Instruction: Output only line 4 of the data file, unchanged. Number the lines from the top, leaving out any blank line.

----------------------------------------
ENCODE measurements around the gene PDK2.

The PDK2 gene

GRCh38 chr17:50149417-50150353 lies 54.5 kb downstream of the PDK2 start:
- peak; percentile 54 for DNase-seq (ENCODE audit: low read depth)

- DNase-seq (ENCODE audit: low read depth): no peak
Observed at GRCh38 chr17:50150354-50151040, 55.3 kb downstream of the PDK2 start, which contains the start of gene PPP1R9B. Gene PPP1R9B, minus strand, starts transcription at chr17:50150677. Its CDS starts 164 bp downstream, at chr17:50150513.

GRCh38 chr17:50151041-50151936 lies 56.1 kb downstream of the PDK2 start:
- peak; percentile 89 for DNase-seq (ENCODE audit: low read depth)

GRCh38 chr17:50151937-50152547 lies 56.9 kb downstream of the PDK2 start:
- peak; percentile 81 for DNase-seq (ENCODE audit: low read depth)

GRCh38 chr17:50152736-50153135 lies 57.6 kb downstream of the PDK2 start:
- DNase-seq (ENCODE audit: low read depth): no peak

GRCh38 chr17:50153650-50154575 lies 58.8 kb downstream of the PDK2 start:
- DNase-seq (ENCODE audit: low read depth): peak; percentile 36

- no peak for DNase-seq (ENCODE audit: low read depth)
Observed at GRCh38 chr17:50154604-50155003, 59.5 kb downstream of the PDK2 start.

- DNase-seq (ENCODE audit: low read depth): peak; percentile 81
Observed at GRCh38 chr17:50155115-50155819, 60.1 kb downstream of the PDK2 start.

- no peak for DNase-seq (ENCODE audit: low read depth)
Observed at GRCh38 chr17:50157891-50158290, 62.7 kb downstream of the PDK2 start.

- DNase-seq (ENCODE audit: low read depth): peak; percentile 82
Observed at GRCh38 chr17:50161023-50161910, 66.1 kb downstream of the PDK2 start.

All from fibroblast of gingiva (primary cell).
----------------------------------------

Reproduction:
- peak; percentile 54 for DNase-seq (ENCODE audit: low read depth)